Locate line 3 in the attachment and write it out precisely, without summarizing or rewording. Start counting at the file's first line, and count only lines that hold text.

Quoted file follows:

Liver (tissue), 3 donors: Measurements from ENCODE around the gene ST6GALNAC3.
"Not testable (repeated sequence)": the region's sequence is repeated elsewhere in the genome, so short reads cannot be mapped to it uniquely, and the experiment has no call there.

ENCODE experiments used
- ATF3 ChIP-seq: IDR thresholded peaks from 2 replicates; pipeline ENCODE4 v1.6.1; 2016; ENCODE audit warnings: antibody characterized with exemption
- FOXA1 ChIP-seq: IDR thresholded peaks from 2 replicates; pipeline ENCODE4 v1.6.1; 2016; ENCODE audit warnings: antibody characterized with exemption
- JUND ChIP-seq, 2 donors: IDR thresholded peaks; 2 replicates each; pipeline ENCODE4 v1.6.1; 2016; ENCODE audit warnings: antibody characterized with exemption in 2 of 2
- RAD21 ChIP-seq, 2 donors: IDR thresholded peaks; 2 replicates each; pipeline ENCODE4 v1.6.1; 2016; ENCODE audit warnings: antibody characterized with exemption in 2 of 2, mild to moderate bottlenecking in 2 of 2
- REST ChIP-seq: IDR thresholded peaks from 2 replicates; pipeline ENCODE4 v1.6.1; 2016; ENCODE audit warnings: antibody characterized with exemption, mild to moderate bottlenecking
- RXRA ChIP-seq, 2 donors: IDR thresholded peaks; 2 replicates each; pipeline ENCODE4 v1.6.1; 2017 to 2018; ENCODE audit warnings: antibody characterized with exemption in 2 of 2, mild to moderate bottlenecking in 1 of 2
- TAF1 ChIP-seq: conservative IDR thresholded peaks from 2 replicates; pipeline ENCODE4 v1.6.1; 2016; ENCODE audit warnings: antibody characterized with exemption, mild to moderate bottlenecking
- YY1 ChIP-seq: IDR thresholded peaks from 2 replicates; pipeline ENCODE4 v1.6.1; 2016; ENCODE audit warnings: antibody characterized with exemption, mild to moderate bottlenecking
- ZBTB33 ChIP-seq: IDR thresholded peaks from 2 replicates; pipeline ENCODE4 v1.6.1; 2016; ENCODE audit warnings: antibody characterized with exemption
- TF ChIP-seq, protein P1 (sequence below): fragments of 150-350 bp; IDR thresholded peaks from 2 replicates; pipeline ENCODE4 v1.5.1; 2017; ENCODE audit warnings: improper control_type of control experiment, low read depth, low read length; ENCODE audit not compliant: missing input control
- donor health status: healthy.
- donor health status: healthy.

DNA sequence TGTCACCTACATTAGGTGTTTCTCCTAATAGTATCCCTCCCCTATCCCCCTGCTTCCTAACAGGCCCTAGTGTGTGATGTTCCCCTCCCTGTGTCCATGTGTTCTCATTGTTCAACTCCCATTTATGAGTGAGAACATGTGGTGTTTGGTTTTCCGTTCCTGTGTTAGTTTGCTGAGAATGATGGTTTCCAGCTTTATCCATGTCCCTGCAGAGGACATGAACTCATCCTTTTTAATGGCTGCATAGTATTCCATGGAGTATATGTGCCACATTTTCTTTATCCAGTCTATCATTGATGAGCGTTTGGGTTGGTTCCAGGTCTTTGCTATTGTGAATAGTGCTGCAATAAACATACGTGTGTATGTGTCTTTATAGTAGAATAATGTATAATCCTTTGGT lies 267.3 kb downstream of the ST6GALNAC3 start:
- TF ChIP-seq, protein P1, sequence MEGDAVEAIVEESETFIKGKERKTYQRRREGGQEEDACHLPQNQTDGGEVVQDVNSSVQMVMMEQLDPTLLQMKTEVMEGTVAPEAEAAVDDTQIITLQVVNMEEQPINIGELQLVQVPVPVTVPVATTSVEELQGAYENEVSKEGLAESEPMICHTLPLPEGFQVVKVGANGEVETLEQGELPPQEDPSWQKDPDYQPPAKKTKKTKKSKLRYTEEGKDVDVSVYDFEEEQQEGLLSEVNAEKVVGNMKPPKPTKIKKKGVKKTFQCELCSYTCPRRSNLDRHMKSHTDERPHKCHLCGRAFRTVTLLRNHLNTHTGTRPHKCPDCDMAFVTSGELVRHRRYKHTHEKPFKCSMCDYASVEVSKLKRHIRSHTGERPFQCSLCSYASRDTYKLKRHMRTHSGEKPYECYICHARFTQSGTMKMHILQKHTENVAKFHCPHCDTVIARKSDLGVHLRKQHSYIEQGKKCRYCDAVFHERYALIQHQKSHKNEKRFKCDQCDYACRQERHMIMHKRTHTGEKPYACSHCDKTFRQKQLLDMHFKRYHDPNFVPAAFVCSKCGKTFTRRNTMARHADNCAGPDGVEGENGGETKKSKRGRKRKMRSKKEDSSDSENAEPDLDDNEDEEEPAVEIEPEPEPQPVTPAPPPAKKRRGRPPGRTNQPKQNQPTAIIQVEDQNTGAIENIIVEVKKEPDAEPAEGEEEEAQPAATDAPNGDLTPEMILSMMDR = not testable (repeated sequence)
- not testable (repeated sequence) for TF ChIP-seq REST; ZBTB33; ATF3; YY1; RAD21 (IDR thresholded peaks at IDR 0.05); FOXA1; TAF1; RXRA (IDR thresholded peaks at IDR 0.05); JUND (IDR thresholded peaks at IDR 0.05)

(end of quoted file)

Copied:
ENCODE experiments used